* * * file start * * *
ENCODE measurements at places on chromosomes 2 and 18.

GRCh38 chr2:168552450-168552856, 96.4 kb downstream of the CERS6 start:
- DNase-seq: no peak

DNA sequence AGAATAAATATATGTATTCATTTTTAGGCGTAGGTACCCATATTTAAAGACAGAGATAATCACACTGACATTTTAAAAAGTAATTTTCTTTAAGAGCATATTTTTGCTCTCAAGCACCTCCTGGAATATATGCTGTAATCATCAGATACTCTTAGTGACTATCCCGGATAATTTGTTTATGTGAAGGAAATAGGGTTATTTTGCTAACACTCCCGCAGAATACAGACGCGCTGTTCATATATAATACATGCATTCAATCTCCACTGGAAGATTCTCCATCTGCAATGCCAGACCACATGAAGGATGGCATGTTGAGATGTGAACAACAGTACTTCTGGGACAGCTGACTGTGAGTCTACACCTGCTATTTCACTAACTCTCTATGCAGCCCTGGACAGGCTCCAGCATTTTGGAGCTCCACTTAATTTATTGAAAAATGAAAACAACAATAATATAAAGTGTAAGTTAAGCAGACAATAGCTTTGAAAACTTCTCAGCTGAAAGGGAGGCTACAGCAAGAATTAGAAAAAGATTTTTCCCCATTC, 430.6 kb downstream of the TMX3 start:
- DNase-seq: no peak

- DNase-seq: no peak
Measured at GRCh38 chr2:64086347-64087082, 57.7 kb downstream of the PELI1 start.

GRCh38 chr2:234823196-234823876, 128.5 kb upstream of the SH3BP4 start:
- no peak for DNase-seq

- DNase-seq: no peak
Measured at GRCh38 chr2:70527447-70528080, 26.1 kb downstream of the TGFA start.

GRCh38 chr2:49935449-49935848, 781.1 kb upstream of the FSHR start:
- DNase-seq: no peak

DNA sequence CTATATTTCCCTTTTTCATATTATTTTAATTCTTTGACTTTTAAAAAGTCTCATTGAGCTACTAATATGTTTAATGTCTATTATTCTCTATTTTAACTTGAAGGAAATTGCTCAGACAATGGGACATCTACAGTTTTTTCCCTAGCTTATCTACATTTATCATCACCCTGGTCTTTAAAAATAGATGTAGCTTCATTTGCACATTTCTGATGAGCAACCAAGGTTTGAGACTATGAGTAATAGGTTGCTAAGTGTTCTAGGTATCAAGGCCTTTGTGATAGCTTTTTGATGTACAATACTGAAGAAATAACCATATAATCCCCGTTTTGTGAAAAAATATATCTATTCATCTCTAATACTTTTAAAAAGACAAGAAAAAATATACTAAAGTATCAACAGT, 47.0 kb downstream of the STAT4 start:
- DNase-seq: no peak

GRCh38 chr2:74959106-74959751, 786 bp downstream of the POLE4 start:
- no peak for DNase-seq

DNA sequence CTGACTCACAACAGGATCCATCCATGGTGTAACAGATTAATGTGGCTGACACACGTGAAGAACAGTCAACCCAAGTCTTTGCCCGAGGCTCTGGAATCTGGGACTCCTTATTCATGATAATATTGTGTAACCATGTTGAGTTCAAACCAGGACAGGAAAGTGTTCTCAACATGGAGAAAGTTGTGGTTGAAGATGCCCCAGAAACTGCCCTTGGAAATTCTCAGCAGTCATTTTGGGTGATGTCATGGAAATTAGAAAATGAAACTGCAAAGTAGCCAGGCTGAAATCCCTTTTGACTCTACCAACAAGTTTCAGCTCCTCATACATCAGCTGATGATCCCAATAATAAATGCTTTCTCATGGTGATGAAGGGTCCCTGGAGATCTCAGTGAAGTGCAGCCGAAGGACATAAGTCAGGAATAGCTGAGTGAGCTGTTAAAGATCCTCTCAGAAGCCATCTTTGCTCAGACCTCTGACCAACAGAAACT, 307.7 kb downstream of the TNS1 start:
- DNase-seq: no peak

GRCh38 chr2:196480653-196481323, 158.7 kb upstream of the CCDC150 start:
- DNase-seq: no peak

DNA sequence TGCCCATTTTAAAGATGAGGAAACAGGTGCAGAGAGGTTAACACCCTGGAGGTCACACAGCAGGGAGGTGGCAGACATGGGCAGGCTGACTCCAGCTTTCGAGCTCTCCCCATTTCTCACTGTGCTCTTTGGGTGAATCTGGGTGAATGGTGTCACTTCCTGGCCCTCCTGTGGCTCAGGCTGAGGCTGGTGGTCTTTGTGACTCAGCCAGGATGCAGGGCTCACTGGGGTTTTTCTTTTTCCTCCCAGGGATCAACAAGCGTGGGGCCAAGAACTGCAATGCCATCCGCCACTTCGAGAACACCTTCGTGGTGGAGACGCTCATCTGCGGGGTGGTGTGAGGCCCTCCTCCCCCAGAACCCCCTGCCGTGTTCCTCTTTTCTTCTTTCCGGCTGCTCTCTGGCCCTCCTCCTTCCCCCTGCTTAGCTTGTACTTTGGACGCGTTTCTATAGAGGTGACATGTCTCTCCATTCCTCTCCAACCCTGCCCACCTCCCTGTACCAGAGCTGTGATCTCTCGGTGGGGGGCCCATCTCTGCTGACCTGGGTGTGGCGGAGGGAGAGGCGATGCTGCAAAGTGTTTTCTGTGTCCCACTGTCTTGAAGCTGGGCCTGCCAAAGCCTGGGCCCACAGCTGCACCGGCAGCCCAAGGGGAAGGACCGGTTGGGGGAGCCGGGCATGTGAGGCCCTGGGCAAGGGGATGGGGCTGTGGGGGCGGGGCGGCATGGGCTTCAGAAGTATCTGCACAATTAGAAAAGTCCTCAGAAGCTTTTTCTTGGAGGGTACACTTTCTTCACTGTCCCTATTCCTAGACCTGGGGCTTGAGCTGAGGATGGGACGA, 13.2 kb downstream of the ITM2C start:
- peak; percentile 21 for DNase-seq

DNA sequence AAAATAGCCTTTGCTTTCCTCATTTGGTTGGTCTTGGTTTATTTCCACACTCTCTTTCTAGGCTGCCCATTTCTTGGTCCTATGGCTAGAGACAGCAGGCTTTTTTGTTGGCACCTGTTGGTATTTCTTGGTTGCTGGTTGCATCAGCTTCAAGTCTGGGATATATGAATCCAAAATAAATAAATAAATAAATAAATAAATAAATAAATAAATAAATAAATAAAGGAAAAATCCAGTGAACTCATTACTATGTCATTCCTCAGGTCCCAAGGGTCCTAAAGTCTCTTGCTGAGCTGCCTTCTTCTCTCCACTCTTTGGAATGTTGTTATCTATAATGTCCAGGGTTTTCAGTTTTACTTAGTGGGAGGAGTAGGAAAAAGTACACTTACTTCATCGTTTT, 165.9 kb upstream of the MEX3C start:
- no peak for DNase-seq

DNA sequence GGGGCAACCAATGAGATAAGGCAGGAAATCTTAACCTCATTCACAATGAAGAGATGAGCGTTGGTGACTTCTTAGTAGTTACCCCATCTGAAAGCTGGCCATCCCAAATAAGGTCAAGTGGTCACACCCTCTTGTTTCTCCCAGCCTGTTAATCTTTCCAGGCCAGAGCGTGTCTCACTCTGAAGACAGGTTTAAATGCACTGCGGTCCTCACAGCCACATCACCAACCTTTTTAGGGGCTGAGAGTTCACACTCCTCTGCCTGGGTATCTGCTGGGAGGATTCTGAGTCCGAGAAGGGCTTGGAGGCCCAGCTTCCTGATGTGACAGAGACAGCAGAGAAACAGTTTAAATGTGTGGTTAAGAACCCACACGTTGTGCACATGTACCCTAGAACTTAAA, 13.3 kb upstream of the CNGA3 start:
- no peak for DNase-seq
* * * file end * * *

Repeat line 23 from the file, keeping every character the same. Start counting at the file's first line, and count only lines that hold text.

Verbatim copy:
- peak; percentile 21 for DNase-seq